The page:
When the coronavirus pandemic hit the United States in early March, it didn’t take long for Texas Roadhouse CEO Kent Taylor to jump into action to protect both the lives and the livelihoods of his employees.
Taylor, who also founded the popular restaurant chain, bought latex gloves, masks and eyewear for the workers in his nearly 600 restaurants, and also got to work creating a sort of stimulus package specifically for the Texas Roadhouse family.
“It’s how I was raised. I did what I felt was right,” Taylor, 64, tells PEOPLE in this week’s issue. “This is that kind of time where you have to persist and think differently and take care of those that are with you and lift everyone’s spirits and march forward.”
For starters, Taylor donated his yearly salary and bonus, totaling more than $800,000 — and even as business has slowed amid the shutdown, the company has so far not had to lay anyone off or cut pay.
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He also contributed another $5 million to an emergency fund called Andy’s Outreach, which he set up for his employees 18 years ago to help with things like rent and mortgage payments, utility bills and funeral expenses.
“We were doing that to take care of our people that might have a loved one die that needed money for a funeral or an operation,” he explains of its origins. “It would transition to where people gave part of their paycheck, whether 10 cents of $10, to help our people during times of need.”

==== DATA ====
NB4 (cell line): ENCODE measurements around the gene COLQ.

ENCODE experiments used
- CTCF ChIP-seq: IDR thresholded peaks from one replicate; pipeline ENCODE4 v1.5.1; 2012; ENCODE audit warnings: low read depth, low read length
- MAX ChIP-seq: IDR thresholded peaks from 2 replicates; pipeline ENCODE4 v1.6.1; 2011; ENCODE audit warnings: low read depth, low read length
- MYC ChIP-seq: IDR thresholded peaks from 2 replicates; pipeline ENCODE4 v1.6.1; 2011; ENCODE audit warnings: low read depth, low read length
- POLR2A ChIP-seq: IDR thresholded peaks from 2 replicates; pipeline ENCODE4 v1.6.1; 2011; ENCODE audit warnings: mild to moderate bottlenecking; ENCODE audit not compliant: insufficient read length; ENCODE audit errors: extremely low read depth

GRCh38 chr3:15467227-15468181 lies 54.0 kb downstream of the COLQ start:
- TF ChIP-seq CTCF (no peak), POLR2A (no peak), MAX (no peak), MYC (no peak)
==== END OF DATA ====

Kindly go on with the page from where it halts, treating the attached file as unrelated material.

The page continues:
Taylor says he noticed that many of his workers were looking to the fund for help, and that its funds were quickly getting depleted, which prompted him to donate millions of his own.
“I’m 64 years old and I call people under 55 kids. So I have 70,000 kids, and you want to take care of them,” he says of his employees. “I relate it to my own personal family and I want to take care of my family, is how I look at it.”
Taylor knows what it is to struggle, and his experiences are a big part of the reason why he feels a push to help others; during the early days of Texas Roadhouse in the early 1990s, Taylor was a single parent raising two daughters, and had to lean on his parents for financial support and, at times, housing.
“When you’re down and out, that sticks in your head,” he says. “A lot of people think when you make it later in life it leaves, but it stays in your brain. Later in life you want to give back in the same way.”
So far, Taylor says the response to his efforts has been great, and that he’s received hundreds of thank you letters – some of which have even made him shed a few tears.
The businessman — whose company is based in Louisville, Kentucky — says that when all is said and done, he hopes his generosity will be something his employees take with them.
“I want them,” he says, “to transfer the love we’re showing them to other people.”